GameStop (NYSE:GME) shareholders were elated last Friday, when their arch rival — hedge fund Melvin Capital — posted a 49% loss for the first quarter. While the fund did manage to return 22% to shareholders in February, it wasn’t enough to make up for big January losses. In this article, I’ll explore Melvin’s first-quarter results and what they could mean for investors.
Melvin’s first-quarter results
According to Bloomberg, Melvin Capital’s first-quarter results broke down as follows:
- January: -53%
- February: +22%
- March: -7%
The most significant loss posted in the quarter was, of course, the January loss. In that quarter, the fund’s AUM shrunk by more than 50%. The company did get a $2.7 billion capital infusion from investors who wanted to save the fund, but that was little consolation to those who held at the start of the year.
GameStop investors were predictably overjoyed at Melvin’s losses. Seen as the main rival of “WallStreetBets” in the GameStop drama, Melvin has become a very unpopular firm among Redditors. When news of Melvin’s 49% loss broke, WallStreetBets was replete with comments like “51% more to go” and “GME, we’re all rooting for you!” Since then, the euphoria has calmed somewhat, but Reddit posters remain very bullish on GME stock.
Why Melvin got destroyed
It would appear that Melvin Capital’s GameStop short squeeze fiasco was responsible for the bulk of its first-quarter losses. This can be inferred by the fact that the worst loss of the quarter occurred in January, when fund holdings slid 53%. The fund actually did okay in the two months that followed. Melvin Capital covered its short position in GameStop early, so the stock wasn’t affecting its returns at any point beyond the beginning of February. Also, it was widely reported in March that Melvin saw a 50% decline in the value of its holdings because of GME. Again, that supports the theory that most of the last quarter’s loss was due to GME.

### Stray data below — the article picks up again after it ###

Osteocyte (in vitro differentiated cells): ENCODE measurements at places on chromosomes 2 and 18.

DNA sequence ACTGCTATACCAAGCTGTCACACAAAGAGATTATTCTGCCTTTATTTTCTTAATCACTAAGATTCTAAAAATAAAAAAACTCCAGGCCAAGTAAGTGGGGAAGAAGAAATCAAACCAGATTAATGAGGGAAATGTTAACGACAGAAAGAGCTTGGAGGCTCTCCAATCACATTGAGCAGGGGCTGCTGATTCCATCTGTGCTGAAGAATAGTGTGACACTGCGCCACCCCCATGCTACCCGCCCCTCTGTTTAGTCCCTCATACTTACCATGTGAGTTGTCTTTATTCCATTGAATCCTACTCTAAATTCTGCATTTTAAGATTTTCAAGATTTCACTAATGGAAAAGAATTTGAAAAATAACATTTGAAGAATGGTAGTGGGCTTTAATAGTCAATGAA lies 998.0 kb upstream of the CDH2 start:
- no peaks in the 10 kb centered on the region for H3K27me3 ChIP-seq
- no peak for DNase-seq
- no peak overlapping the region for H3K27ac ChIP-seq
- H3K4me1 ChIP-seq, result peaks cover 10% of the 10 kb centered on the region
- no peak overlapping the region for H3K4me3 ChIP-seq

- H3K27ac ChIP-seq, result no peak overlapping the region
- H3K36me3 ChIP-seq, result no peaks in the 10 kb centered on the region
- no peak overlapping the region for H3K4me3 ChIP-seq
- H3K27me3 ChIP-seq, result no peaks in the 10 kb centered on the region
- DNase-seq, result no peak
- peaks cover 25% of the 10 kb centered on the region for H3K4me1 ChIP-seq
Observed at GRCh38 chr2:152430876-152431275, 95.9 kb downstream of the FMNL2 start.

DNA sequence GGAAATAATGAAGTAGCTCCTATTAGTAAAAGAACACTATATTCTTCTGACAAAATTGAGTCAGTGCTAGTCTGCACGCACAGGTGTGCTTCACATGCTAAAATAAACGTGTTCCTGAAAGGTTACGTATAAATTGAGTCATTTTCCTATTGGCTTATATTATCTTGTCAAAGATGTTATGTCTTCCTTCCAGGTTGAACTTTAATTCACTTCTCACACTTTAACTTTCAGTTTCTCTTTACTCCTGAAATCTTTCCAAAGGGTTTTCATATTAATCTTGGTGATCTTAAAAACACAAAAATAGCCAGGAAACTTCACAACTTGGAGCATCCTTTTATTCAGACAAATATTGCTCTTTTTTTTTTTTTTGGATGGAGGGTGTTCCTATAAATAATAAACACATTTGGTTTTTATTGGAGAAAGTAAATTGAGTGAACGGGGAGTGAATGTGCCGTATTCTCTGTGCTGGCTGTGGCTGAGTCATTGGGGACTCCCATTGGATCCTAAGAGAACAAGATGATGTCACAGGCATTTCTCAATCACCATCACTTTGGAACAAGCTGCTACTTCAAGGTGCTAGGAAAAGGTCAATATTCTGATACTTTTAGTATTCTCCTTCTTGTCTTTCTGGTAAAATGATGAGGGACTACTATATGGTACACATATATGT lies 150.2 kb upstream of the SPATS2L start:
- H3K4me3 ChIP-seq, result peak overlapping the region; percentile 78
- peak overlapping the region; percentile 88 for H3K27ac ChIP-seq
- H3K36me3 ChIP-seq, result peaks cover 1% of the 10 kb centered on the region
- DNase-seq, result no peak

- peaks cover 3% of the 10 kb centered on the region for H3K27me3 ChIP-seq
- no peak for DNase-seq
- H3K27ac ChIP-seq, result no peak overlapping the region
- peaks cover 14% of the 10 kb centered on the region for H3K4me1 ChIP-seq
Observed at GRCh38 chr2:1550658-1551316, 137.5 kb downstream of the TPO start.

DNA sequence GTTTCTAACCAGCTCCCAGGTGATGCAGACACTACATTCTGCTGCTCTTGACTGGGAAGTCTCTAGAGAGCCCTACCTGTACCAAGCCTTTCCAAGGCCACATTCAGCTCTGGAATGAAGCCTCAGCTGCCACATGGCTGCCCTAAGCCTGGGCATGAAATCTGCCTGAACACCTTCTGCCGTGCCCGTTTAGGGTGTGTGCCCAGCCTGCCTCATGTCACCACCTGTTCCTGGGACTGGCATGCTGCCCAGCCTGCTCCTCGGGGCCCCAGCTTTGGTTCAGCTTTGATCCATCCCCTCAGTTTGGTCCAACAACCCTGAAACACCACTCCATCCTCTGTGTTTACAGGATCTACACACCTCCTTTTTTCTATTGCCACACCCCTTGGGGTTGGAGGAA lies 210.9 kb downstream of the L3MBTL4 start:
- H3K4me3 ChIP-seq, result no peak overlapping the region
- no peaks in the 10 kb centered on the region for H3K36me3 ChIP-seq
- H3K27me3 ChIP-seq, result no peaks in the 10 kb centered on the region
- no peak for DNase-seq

A Canadian play similar to GameStop
If you’re looking at the GameStop short squeeze and wondering whether similar plays can be found today, you may be in luck. While GameStop has been treading water for the past month, there is one Canadian stock that looks similar in some was to GameStop in January.
That stock is BlackBerry (TSX:BB)(NYSE:BB). BlackBerry rallied alongside GameStop in the meme stock craze of January and February. At one point, its stock went as high as $32. Today, it trades for just $11.42. That’s certainly not a great result, but the stock is still up slightly from before the meme stock rally. And it may have further to go.
For the past several years, BlackBerry has been consistently growing its software revenue. In its most recent quarter, it posted positive adjusted EPS and revenue growth. Just recently, it signed up Volvo as a customer for its QNX software. Depending on how its AI software investments play out, BlackBerry could easily turn it around and return to the kind of status it had when it was at the top of the smartphone game. Such an outcome is a longshot, but many investors believe it has a chance of happening.
If you like BlackBerry, you might like these stocks, too:
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This article represents the opinion of the writer, who may disagree with the “official” recommendation position of a Motley Fool premium service or advisor. We’re Motley! Questioning an investing thesis — even one of our own — helps us all think critically about investing and make decisions that help us become smarter, happier, and richer, so we sometimes publish articles that may not be in line with recommendations, rankings or other content.